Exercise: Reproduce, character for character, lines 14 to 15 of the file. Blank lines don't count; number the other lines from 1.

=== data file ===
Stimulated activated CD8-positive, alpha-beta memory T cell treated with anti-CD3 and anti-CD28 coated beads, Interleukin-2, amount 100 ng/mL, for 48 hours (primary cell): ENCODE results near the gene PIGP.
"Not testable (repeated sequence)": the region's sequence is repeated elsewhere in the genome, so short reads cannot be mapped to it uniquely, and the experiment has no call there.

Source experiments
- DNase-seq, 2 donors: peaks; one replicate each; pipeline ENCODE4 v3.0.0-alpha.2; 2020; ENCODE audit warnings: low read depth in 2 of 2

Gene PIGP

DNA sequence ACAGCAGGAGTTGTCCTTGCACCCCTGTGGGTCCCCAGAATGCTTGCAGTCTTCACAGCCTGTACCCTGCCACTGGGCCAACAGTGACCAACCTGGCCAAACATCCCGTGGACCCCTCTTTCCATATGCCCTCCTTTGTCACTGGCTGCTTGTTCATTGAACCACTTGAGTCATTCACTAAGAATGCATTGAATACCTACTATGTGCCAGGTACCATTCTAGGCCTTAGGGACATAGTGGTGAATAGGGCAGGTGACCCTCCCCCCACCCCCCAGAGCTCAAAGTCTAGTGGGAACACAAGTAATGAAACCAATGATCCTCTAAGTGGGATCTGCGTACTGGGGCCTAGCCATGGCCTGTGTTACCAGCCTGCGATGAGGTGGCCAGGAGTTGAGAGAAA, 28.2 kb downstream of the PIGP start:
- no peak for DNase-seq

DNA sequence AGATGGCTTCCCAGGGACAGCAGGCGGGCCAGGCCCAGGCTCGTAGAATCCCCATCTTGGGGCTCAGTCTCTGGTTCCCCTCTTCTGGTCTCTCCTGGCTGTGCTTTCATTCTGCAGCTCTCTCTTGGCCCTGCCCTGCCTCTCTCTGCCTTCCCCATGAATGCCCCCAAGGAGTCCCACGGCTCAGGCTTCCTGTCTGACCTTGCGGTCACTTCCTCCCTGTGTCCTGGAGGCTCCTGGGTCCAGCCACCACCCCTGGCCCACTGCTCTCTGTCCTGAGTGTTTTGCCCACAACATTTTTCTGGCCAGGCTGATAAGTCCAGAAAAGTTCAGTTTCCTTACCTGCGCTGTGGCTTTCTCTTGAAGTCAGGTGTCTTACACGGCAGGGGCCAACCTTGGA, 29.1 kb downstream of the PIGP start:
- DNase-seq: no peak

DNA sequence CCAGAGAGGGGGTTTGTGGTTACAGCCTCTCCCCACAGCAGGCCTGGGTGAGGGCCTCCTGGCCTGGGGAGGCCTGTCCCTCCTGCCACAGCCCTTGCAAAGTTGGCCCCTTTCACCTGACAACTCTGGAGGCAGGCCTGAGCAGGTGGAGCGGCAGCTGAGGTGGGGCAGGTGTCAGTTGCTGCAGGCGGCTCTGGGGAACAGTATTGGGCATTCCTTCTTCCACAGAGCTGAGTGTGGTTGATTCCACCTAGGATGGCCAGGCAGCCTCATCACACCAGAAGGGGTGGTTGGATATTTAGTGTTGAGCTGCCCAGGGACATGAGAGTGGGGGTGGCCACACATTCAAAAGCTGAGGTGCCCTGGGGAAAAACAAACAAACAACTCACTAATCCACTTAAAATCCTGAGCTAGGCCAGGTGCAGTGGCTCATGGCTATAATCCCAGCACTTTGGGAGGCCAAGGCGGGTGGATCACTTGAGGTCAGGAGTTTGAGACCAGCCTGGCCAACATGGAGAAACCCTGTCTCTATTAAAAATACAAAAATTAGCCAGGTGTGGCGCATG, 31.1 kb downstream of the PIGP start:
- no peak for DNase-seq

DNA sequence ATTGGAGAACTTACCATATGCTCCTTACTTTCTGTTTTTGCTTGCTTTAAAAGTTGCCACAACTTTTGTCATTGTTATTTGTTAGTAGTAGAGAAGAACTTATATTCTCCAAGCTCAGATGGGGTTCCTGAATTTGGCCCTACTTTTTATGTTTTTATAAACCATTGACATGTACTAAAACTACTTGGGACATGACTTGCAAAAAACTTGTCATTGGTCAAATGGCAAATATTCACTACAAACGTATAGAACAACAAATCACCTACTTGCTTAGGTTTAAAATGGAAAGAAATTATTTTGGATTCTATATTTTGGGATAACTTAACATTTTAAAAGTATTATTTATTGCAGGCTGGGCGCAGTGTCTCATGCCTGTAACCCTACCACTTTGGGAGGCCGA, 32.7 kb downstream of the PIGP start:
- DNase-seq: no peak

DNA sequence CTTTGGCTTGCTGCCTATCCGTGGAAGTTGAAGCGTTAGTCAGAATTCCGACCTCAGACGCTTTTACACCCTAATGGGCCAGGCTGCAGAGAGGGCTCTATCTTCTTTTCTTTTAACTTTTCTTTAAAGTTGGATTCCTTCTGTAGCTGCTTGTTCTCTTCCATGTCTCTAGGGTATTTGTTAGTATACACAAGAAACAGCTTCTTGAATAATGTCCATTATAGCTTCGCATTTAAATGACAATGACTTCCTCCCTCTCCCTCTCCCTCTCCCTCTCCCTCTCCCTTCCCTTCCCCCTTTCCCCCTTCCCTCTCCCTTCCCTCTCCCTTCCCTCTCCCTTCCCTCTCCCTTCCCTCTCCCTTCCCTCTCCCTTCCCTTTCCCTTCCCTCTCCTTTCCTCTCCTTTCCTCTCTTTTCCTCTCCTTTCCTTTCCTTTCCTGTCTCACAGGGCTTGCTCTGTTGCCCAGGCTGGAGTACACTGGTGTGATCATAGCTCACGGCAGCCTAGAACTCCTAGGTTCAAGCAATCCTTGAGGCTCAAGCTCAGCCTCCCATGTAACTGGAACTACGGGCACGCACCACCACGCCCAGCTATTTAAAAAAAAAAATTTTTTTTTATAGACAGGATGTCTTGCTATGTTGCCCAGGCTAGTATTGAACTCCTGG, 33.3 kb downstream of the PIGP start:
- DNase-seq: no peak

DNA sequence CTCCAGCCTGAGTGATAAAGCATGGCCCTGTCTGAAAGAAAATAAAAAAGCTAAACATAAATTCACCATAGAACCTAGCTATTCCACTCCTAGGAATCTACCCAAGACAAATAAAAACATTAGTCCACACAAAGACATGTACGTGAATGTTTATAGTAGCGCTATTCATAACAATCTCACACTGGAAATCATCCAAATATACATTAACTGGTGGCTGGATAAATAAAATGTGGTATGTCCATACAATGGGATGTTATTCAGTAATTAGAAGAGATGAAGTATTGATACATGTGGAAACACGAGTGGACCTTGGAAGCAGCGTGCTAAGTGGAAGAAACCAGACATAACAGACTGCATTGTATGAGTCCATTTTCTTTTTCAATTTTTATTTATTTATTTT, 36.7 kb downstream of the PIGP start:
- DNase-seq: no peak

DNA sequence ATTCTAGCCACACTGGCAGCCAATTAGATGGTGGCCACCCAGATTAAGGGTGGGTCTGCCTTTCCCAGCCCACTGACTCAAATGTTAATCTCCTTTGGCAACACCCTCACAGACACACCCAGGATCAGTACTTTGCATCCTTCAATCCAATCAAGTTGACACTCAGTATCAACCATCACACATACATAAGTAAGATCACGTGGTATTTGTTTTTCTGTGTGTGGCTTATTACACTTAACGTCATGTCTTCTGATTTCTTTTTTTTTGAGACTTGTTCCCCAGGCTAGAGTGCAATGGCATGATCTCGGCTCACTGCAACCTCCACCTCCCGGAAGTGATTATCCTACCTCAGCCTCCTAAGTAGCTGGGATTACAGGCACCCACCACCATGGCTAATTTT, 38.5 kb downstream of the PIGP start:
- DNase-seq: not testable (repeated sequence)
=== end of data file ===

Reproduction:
DNA sequence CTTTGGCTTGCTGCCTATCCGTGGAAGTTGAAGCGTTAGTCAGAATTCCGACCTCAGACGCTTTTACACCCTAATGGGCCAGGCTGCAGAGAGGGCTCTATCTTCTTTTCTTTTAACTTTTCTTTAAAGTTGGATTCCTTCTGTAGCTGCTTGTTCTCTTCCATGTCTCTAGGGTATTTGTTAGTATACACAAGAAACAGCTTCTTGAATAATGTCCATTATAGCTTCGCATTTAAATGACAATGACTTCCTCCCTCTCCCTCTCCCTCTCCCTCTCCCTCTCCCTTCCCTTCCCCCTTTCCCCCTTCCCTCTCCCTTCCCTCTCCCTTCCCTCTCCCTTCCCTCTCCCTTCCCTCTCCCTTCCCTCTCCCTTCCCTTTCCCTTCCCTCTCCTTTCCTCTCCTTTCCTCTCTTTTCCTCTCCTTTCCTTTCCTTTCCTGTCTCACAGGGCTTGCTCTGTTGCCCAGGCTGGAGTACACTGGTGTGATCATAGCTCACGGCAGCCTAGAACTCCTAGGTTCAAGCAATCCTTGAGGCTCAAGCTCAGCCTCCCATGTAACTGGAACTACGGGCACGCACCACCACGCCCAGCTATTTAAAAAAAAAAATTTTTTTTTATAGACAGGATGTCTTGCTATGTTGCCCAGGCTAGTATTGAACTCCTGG, 33.3 kb downstream of the PIGP start:
- DNase-seq: no peak